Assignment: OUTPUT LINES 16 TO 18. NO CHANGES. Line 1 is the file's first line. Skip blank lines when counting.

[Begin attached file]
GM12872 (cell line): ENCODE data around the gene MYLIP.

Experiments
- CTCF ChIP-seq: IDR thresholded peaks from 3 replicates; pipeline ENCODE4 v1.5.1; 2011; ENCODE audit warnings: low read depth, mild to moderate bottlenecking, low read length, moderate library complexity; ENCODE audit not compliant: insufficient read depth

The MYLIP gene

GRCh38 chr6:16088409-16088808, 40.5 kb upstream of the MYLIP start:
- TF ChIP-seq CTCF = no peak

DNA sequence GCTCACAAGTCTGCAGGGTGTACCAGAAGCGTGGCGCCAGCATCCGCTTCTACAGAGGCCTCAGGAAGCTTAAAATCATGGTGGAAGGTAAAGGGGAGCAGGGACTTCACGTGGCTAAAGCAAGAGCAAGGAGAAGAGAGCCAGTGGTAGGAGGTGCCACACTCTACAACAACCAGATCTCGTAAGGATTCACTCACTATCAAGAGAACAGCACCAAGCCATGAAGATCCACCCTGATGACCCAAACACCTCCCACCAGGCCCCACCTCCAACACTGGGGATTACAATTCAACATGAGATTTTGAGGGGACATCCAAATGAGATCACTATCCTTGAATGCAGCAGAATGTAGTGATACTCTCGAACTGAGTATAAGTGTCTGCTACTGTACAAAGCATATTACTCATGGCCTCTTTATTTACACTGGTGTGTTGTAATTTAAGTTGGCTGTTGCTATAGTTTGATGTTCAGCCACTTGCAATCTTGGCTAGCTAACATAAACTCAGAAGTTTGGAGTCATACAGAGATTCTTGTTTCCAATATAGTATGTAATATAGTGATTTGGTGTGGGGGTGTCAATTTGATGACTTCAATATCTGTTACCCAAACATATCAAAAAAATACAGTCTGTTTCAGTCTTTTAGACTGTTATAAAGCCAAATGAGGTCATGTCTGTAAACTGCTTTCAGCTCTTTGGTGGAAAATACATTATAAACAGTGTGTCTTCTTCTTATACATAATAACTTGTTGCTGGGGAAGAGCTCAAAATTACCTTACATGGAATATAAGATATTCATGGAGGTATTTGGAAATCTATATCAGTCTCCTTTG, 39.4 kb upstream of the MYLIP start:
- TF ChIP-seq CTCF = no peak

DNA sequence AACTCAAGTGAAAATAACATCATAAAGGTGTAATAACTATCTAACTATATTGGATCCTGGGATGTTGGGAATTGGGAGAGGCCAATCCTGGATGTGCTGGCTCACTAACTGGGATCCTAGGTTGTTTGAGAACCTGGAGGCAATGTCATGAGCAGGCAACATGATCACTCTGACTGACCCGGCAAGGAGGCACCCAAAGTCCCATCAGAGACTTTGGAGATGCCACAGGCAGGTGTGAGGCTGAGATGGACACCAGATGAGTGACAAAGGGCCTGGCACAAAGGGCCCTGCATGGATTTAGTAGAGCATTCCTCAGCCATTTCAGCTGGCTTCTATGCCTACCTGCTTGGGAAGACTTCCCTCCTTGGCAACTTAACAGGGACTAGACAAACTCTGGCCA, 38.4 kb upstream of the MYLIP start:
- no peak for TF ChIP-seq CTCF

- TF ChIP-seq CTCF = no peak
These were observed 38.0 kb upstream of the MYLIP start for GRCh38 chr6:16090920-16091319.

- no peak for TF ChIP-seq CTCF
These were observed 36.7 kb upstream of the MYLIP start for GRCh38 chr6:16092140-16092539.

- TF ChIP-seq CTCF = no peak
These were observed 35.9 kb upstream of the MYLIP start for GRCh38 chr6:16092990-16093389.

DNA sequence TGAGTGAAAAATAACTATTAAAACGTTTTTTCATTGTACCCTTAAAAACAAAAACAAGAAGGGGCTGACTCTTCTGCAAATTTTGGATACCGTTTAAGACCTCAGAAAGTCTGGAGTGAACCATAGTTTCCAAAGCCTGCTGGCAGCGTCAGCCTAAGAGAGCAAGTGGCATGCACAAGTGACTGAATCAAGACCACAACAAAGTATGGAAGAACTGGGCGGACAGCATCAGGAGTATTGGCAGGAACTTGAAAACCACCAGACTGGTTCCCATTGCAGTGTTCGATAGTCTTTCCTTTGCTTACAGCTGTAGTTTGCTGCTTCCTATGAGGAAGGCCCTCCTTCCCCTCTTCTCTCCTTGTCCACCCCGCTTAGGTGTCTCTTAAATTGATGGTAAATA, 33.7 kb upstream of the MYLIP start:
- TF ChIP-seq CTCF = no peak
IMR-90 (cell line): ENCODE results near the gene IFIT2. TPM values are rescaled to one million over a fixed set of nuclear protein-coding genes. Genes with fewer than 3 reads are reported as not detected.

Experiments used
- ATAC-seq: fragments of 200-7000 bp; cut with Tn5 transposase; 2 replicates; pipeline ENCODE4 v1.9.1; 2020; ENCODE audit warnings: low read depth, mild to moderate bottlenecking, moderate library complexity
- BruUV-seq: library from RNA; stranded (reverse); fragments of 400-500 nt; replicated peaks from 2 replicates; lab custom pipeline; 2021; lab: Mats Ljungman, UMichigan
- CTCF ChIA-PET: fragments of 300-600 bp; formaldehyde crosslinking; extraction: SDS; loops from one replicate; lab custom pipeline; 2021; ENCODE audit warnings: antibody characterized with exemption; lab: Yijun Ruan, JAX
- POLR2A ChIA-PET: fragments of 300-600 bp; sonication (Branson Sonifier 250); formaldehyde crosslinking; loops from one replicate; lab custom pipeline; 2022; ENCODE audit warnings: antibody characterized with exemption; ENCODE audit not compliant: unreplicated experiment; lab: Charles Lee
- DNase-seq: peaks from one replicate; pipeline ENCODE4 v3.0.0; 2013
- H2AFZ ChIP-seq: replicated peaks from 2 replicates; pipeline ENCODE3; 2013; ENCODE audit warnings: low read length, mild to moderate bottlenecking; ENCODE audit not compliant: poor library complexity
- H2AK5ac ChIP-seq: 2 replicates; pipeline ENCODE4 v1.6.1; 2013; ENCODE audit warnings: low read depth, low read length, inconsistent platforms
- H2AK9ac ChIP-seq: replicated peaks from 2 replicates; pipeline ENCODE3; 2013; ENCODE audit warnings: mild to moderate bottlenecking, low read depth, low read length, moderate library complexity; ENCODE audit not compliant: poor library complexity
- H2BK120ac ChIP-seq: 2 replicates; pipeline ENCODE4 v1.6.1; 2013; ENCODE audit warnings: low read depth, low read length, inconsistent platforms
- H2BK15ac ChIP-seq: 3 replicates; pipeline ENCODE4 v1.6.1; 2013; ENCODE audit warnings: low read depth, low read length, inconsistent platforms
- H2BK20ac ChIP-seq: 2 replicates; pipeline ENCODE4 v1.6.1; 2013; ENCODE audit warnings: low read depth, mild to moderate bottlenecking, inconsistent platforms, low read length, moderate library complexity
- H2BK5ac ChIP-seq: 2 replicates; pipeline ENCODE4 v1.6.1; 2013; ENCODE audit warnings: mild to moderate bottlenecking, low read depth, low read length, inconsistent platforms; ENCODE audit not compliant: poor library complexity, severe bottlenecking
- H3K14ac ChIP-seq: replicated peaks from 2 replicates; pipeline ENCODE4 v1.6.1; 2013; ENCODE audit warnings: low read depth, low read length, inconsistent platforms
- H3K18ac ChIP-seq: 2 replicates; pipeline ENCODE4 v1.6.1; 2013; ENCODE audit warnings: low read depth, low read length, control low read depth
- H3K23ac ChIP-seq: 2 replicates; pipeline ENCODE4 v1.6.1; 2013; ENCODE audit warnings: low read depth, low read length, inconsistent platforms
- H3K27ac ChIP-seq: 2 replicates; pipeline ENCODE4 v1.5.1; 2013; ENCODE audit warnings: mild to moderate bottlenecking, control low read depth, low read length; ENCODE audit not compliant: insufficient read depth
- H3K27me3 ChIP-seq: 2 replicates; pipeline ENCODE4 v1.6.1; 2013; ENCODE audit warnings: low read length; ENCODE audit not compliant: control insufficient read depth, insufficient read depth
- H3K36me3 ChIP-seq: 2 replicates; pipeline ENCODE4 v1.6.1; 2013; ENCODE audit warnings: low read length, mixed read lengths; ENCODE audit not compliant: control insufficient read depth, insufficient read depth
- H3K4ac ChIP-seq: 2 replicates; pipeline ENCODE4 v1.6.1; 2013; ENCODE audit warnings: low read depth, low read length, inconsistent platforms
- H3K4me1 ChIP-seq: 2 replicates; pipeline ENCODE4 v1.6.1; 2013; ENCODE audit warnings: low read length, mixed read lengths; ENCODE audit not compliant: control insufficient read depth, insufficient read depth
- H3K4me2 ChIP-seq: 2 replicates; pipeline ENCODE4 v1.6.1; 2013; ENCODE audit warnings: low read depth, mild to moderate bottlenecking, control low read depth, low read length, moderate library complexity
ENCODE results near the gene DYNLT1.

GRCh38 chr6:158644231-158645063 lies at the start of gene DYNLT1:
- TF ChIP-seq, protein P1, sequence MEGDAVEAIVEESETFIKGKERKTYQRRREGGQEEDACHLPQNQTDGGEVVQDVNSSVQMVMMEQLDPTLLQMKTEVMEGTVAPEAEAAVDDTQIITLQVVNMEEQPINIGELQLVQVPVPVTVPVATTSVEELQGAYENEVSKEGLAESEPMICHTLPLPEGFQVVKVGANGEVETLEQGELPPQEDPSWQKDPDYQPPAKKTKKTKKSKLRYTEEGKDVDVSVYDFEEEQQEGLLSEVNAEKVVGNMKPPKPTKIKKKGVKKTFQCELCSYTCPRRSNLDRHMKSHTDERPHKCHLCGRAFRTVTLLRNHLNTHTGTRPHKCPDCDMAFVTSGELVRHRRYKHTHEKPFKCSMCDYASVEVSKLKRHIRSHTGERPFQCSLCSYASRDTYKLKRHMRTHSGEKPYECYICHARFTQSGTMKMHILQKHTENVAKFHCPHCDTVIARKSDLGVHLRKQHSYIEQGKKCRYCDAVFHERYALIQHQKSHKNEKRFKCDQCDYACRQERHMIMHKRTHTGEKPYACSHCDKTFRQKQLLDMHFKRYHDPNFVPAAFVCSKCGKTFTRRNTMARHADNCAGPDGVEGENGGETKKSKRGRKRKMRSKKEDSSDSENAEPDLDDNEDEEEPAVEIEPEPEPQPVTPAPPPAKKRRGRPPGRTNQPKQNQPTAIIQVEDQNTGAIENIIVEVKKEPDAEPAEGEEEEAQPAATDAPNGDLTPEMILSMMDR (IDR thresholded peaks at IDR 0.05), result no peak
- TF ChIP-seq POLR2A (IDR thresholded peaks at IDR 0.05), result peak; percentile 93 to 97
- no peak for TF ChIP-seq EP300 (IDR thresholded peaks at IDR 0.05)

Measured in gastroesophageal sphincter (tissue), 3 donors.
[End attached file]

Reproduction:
These were observed 35.9 kb upstream of the MYLIP start for GRCh38 chr6:16092990-16093389.

DNA sequence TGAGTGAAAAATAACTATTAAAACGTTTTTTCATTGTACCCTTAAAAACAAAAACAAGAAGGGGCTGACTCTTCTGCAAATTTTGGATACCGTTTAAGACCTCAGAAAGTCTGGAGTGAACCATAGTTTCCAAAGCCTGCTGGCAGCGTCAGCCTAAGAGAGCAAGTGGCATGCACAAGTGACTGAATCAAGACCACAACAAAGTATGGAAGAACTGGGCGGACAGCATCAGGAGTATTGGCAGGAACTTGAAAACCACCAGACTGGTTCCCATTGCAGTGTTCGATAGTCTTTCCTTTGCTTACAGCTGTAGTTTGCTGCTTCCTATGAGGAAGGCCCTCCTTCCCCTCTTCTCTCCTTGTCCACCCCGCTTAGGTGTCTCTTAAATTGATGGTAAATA, 33.7 kb upstream of the MYLIP start:
- TF ChIP-seq CTCF = no peak